more curious. It is thus described :

Juonotony of this dance is increased by Duida shirt trees fifty feet high. The the women not daring to take a part in Indians cut off cylindrical pieces two it. The men, young and old, form a feet in diameter, from which they peel circle, holding each other's hands, and the red and fibrous bark, without makturn sometimes to the right, and some- ing any longitudinal incision. This times to the left, for whole hours, with bark affords them a sort of garment,

which resembles sacks of a very coarse cabbage. I mention this last produetexture, and without a seam. The tion, which has the taste of our cauliupper opening serves for the head : flowers, because in no other country and two lateral boles are cut to admit had we seen specimens of such an imthe arms. The natives wear these mense size. The leaves that are not shirts of marima in the rainy season : unfolded are counfounded with the they have the form of the ponchos and young stem, and we measured cylinruanas of cotton, which are so com- ders of six feet long and five inches in mon in New Grenada, at Quito, and in diameter. Another substance, which Peru. As in these climates the riches is much more nutritive, is obtained and beneficence of Nature are regard- from the animal kingdom : this is fish ed as the primary causes of the indo- flour. The Indians in all the Upper lence of the inhabitants, the missiona- Oroonoko fry fish, dry them in the sun, ries do not fail to say, in showing the and reduce them to powder without shirts of marima, 'in the forests of the separating the bones. I have seen Oroonoko, garments are found ready masses of fifty or sixty pounds of this made on the trees. We may add to flour, which resembles that of cassava. this tale of the shirts the pointed caps, When it is wanted for eating, it is mixwhich the spathes of certain palm-trees ed with water, and reduced to a paste. furnish, and which resemble coarse In every climate the abundance of fish net-work.

has led to the invention of the same “ At the festival of which we were means of preserving them. Pliny and spectators, the women were excluded Diodorus Siculus have described the from the dance, and every sort of pub- fish bread of the ichthyophagous nalic rejoicing; they were daily occupied tions, that dwelt on the Persian gulf, in serving the men with roasted mon- and the shores of the Red Sea.” key, fermented liquors, and the palm

ORIGINAL LETTER FROM A LADY AT BATAVIA.*

April 6, 1820. nut trees and plantains, two of the W E are now at Rysewick, about standing fruits of the country, and of "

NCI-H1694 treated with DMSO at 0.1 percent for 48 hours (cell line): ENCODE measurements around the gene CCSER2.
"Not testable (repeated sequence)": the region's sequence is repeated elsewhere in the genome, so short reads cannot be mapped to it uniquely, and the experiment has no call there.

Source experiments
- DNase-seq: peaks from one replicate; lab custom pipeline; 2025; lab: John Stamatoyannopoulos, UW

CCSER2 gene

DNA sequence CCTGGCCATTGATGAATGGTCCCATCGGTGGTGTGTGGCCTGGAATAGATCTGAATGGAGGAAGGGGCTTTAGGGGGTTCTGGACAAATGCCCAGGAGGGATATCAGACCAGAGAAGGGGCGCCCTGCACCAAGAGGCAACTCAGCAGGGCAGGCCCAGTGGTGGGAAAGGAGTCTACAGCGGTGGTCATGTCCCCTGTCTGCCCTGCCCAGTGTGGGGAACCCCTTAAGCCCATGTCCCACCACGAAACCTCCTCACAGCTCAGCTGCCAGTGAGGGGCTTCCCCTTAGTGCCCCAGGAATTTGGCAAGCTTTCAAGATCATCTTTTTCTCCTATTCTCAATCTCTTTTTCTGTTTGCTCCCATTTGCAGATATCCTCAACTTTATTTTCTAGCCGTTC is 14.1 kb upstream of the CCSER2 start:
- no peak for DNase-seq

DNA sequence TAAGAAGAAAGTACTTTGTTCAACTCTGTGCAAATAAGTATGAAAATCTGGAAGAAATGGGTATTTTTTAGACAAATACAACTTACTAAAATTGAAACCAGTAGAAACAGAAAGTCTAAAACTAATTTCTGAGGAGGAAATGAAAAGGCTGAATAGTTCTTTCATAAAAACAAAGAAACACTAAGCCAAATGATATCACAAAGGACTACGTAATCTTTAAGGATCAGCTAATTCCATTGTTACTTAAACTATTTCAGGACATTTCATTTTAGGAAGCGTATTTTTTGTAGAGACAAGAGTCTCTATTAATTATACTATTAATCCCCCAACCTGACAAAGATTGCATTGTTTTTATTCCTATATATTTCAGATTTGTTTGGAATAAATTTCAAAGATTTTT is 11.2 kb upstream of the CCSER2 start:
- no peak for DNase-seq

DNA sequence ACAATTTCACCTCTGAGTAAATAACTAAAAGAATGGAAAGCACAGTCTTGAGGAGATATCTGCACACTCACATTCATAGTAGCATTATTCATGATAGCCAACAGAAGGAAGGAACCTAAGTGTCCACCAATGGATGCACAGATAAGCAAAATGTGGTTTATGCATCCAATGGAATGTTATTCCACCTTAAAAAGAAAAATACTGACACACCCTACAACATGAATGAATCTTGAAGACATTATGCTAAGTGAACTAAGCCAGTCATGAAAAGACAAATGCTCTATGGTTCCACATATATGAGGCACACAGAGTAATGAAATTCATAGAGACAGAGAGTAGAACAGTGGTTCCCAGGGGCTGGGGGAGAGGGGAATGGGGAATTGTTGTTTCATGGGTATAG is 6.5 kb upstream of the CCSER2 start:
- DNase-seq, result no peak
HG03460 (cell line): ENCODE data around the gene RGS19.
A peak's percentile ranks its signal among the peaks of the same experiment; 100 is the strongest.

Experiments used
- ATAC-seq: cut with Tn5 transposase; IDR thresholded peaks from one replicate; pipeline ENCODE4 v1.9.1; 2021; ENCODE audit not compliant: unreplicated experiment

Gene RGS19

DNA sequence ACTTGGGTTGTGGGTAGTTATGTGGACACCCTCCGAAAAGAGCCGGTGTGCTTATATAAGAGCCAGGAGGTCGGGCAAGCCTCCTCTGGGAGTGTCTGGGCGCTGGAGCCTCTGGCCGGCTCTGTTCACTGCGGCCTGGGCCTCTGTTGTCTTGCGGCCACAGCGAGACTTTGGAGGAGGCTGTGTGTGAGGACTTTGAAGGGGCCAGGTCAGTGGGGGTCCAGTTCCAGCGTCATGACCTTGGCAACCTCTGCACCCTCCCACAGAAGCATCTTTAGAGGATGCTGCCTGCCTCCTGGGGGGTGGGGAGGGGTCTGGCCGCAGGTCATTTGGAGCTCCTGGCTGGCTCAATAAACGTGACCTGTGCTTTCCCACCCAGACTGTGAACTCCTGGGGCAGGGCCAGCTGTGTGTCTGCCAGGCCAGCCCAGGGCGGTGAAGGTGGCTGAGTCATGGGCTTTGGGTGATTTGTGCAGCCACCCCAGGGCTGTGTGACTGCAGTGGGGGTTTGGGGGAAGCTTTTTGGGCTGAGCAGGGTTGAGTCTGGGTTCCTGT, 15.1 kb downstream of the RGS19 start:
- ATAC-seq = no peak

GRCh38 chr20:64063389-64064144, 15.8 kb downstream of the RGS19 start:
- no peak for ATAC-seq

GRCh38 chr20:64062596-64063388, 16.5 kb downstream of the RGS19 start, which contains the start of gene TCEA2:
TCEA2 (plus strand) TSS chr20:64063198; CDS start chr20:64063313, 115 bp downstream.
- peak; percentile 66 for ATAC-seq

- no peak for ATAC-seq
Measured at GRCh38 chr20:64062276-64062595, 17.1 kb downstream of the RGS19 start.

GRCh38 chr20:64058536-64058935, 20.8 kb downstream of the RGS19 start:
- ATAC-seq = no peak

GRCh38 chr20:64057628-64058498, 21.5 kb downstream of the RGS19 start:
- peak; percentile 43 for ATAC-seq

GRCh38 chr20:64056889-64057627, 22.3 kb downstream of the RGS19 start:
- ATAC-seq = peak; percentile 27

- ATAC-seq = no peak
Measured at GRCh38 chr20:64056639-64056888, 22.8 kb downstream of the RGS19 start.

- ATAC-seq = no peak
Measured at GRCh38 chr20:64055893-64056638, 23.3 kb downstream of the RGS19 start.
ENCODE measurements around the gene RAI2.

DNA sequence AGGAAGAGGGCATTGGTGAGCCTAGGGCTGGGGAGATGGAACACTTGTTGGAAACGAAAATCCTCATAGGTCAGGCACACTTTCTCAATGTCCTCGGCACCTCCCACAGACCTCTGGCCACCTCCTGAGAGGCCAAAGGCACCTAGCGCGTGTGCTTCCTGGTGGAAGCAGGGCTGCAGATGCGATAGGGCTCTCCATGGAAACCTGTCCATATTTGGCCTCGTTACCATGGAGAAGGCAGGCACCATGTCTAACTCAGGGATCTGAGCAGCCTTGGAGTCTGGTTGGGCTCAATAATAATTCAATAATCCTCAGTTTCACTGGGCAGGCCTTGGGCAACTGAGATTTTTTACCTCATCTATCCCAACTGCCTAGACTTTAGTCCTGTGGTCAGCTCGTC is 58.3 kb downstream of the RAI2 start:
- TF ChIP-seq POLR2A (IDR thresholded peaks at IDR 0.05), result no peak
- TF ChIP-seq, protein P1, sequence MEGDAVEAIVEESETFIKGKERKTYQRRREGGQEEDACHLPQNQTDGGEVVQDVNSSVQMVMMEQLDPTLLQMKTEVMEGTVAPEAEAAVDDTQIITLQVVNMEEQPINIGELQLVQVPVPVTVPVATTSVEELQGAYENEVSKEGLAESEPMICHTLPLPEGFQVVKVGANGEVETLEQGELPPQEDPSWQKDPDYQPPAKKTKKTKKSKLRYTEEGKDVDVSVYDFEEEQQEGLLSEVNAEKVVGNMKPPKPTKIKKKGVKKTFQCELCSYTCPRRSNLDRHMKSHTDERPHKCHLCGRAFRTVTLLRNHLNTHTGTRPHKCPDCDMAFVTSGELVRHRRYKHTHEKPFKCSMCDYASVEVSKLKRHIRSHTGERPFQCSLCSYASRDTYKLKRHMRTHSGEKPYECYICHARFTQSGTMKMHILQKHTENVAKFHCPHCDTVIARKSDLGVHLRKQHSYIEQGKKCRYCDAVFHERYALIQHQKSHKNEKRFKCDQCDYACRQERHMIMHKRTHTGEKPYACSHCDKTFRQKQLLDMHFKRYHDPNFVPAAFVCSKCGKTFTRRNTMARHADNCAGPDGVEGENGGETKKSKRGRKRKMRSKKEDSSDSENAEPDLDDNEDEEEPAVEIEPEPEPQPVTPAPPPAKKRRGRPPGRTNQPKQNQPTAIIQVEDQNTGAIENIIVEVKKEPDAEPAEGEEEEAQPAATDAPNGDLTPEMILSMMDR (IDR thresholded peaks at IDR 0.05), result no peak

' three miles from Batavia, which the greatest importance to the natives, renders our situation more healthy; for as with the addition of rice and salt my part I have not yet felt the heat they supply them with almost every more oppressive here than upon a hot thing which they deem the necessaries summer's day in England, and in some of life. Cocoa-nut trees grow in almost parts of the day it is even cooler. This every field around us; however, the tais owing to the west or wet mon- ble of an European does not seem comsoon, which generally commences about plete without a dish of boiled rice and the end of November, and continuies currie, both for breakfast and dinner. till March or April. During this sea- We lately purchased a milch goat with son the inhabitants are exposed to a kid for two rupees and a half, and sharp winds and violent torrents of eight fowls may be had for a rupee. rain. Thunder storms, accompanied Pork is not difficult to obtain, but other with vivid lightning, are very frequent, meat is scarce, and not equal to what especially towards the close of the mon- we have in England. The cows are. soon. Batavia is very fertile; the very poor looking animals, and yield whole year is one perpetual spring; very little milk; goats are substitutes the interior is quite the garden of the both for sheep and cows. Butter is east; fruit is abundant, but few are extravagantly dear, and good cheese is equal in flavour with that produced in a scarce article. Wines are quite modEngland.

erate; the Cape wine is nine rupees the Our house is surrounded with cocoa dozen. As to our situation, we reside

* Mrs. Phillips, wife of an English Missionary.

in a house principally constructed of exactly the case, and it makes a pretty bamboo, in a pleasant green lane about appearance. The contrast of the white three miles from Batavia; it is about walls with the green trees which sur44 feet long and 35 wide, with a ve- round it, gives a cheerful aspect to the randa before and behind. The centre whole. The sentinel tree, which pre